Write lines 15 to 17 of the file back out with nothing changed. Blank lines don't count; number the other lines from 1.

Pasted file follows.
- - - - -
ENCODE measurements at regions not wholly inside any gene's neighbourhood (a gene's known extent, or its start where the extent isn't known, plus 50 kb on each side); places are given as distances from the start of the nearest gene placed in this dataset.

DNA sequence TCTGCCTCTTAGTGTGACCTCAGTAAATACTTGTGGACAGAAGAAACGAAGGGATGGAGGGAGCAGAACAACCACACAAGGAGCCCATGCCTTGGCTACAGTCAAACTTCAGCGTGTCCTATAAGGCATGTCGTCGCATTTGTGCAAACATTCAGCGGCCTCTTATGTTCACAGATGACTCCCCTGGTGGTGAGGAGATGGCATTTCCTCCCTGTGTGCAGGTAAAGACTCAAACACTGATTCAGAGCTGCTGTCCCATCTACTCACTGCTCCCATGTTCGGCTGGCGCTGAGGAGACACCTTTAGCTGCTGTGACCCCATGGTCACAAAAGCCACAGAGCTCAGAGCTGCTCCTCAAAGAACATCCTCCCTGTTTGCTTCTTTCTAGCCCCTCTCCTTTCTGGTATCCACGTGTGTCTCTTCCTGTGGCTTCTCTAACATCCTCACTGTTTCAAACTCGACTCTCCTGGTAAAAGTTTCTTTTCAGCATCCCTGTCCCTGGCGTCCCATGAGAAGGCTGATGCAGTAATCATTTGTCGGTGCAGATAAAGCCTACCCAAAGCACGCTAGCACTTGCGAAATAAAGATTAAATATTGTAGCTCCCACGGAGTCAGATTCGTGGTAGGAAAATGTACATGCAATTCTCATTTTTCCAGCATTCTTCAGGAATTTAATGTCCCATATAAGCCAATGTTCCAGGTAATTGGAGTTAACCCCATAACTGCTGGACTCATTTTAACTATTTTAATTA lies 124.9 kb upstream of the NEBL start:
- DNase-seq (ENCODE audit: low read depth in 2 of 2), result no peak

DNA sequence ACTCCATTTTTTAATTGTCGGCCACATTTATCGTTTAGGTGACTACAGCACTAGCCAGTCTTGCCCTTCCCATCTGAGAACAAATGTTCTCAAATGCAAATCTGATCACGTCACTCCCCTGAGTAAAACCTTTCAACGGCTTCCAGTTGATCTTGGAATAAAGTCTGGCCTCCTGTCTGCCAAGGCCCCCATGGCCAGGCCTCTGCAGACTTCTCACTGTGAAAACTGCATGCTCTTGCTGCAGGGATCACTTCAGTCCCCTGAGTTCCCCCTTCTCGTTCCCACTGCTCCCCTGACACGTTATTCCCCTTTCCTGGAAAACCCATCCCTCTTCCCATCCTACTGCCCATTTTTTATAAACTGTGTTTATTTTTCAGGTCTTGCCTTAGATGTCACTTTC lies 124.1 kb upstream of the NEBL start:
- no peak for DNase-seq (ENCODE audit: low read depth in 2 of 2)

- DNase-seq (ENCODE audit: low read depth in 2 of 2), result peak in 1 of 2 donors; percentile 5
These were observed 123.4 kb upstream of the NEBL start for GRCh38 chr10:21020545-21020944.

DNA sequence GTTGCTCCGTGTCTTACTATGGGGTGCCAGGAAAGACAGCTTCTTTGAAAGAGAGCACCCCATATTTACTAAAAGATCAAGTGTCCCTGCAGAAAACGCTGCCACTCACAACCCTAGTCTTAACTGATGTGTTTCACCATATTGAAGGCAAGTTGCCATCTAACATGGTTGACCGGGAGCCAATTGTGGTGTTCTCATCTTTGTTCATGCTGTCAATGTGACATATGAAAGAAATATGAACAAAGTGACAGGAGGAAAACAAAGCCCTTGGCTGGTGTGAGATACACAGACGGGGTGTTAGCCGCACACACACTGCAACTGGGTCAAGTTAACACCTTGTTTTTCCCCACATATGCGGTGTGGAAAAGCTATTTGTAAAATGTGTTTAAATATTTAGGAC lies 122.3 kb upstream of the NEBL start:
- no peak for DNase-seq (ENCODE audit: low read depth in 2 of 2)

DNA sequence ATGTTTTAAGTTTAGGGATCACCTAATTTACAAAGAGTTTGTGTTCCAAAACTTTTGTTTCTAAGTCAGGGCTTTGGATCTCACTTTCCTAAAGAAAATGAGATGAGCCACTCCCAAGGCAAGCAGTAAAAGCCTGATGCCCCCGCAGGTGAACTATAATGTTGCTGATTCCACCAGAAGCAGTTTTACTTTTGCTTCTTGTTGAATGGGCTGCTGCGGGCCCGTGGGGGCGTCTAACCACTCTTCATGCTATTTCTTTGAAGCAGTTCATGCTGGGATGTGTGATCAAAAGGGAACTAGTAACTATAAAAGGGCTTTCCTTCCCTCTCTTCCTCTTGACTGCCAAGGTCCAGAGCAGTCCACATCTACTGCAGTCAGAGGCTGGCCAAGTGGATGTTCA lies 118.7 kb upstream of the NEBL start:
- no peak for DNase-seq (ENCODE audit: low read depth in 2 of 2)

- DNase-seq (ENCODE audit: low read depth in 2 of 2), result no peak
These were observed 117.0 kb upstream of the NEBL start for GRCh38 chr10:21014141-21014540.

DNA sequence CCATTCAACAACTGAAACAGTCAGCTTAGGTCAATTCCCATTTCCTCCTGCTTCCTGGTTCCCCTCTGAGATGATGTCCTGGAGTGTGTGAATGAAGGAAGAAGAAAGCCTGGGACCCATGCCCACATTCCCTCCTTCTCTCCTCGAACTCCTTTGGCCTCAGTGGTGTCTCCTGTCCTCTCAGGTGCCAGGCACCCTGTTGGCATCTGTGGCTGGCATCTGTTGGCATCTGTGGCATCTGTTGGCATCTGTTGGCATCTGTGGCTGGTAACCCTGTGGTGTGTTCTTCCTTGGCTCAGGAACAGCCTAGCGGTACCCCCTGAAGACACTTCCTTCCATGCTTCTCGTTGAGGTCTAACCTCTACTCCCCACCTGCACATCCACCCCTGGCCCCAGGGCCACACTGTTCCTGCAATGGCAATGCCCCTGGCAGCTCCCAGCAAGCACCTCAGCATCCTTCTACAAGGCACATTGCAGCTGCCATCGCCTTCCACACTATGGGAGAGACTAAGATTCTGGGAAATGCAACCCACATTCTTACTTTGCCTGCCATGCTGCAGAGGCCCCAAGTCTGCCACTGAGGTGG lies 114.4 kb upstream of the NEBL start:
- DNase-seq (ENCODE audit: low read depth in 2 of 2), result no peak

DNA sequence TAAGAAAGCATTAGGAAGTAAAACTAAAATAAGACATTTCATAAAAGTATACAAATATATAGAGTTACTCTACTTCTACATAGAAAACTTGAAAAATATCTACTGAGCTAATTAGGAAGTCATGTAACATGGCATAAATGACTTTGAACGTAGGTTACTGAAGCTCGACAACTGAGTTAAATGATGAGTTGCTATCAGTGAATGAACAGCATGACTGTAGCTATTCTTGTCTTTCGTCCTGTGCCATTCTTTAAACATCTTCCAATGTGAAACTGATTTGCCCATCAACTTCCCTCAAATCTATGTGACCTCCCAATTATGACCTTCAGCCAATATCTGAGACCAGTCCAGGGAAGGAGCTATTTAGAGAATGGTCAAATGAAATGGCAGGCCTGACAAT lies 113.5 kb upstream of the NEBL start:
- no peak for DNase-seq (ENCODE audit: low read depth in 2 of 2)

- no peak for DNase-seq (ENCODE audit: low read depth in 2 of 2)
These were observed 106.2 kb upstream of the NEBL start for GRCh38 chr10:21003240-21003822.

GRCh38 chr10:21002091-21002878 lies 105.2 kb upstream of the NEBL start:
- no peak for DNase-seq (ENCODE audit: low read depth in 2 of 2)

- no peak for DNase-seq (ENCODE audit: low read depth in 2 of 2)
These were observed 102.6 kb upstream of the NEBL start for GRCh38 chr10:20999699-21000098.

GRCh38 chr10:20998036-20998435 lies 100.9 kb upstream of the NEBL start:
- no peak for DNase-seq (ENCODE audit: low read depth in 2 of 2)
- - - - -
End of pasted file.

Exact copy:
- DNase-seq (ENCODE audit: low read depth in 2 of 2), result no peak

DNA sequence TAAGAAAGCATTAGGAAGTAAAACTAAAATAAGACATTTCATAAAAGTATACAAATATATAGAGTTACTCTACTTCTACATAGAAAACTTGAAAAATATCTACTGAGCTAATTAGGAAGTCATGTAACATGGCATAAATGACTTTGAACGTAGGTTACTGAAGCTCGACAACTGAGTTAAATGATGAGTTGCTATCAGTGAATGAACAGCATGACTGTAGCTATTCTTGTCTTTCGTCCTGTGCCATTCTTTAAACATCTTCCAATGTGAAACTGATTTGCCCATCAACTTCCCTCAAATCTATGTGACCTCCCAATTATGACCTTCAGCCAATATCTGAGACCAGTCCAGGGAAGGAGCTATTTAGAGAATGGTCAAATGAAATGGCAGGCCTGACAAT lies 113.5 kb upstream of the NEBL start:
- no peak for DNase-seq (ENCODE audit: low read depth in 2 of 2)